The ongoing strike by the United Auto Workers (UAW) against General Motors, Ford, and Stellantis is causing concerns within the electric vehicle (EV) industry. With all three automakers heavily investing in EV production, the strike could lead to delays in production and delivery of current and future EV models. This, in turn, might result in higher prices for consumers.
The UAW strike against major automakers poses a threat to the production and delivery of electric vehicles. Delays caused by the strike could result in higher prices for consumers and give an advantage to Tesla, which already produces EVs profitably. The outcome of the strike will have far-reaching implications for the future of EV production and the labor movement in the automotive industry.
UAW Strike Update
The UAW strike, now in its fourth day, shows no signs of resolution. Around 13,000 workers began picketing after the UAW’s deadline passed without a deal. The union president, Shawn Fain, has set a new deadline for September 22.
The strike is being conducted strategically, with the union targeting specific factories one at a time. The initial targets were GM’s truck and van plant in Wentzville, Missouri; Ford’s Ranger pickup and Bronco SUV plant in Wayne, Michigan; and Stellantis’ Jeep Wrangler and Gladiator plant in Toledo, Ohio. Additionally, Unifor, the Canadian autoworkers’ union, has warned of a potential strike against Ford in Canada.
The Shift to Electric Vehicles
At the heart of the UAW’s fight is the transition to electric vehicles. EVs require fewer parts and fewer workers to assemble, which raises concerns among union members about job security. The traditional automakers are investing heavily in electrifying their production lines, aiming to compete with Tesla. However, Tesla, whose workforce is non-unionized, is already producing EVs profitably.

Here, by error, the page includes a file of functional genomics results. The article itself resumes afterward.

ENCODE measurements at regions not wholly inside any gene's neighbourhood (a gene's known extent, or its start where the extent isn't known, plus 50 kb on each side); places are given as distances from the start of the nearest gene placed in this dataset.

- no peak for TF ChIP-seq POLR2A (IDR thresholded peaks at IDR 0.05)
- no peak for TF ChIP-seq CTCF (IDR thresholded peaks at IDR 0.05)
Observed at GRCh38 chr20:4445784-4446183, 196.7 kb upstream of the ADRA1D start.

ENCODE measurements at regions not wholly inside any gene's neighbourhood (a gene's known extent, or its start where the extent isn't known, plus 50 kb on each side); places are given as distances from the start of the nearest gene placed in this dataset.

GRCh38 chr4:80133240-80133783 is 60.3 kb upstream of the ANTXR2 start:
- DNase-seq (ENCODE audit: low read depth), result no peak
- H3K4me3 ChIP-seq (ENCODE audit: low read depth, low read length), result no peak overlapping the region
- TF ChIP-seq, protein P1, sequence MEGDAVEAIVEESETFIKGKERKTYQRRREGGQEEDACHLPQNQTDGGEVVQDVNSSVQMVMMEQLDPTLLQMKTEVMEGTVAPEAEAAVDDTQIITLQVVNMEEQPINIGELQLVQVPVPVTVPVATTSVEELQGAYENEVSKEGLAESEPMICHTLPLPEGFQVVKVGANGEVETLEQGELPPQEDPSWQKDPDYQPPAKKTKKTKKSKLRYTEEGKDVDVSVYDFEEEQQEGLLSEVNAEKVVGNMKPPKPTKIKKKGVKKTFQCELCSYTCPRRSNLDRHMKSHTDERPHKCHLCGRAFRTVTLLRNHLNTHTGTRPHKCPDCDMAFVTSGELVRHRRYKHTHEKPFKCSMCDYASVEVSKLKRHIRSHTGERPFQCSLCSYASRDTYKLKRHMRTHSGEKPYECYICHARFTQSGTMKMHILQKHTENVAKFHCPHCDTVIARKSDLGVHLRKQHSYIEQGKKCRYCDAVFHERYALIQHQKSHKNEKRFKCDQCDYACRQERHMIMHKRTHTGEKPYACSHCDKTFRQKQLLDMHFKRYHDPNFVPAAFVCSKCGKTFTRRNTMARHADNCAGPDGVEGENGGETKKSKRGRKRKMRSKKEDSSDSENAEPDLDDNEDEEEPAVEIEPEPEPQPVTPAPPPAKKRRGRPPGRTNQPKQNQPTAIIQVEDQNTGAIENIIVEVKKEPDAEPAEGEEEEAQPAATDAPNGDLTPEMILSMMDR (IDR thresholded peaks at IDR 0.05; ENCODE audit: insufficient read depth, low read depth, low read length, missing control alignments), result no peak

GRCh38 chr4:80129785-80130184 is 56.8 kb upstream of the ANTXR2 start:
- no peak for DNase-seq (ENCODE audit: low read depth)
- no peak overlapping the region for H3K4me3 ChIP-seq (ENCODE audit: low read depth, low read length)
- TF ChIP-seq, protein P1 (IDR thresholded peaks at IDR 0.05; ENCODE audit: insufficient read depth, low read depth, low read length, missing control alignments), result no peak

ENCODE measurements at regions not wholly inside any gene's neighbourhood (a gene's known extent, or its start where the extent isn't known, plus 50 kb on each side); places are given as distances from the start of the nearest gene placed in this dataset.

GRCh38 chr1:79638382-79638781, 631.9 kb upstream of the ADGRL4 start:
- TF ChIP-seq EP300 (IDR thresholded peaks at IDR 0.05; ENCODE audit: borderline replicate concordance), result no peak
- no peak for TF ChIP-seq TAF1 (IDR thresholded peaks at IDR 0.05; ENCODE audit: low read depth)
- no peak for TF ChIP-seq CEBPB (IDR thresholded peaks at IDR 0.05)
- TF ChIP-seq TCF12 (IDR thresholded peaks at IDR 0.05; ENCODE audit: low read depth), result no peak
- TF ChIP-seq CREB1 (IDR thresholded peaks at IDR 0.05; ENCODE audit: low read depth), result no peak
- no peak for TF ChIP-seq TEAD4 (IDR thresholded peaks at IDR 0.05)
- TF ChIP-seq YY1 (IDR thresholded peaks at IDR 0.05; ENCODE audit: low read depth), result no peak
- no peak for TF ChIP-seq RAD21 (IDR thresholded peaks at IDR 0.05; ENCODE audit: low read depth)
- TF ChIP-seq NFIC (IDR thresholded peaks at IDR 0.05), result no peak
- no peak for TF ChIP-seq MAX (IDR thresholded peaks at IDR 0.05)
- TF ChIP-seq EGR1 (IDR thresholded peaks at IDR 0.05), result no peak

Analysts warn of potential production delays and increased costs for EVs as a result of the strike. Even a strike lasting more than four weeks could lead to significant delays in production, affecting GM, Ford, and Stellantis until 2024. This could benefit Tesla in the short term, as consumer demand for EVs continues to rise.
The Key Demands and Potential Consequences
The UAW’s key demands include a 36% hourly pay increase, a reduced 32-hour work week, a shift back to traditional pensions, the elimination of compensation tiers, and the restoration of cost-of-living adjustments. However, if these demands are met, it could result in billions of dollars in additional costs for the automakers.
Automakers argue that meeting the demands would hinder their ability to continue producing vehicles with combustion engines while investing in EV development. The CEOs of Ford and GM warn of the potential consequences, with Ford’s CEO, Jim Farley, stating that meeting union demands would force the company to scrap its investments in electric vehicles. On the other hand, the UAW argues that workers deserve better compensation after years of stagnation while auto executives’ salaries have increased significantly.
The Role of Labor Costs and the Union Movement
Experts have differing opinions on the impact of increased labor costs. Some argue that labor costs make up a small percentage of the overall vehicle cost, with batteries being the main expense. They do not believe that meeting union demands would price the automakers out of the market. Others argue that higher wages would lead to an increase in EV prices, passing the costs onto the consumers.
It is worth noting that the UAW’s push for higher wages is also fueled by concerns about income inequality, with large pay gaps between executives and workers. In 2022, the CEOs of GM, Ford, and Stellantis received millions in compensation, significantly higher than the average worker’s wage. The UAW sees this as a reason to fight for increased wages and better working conditions.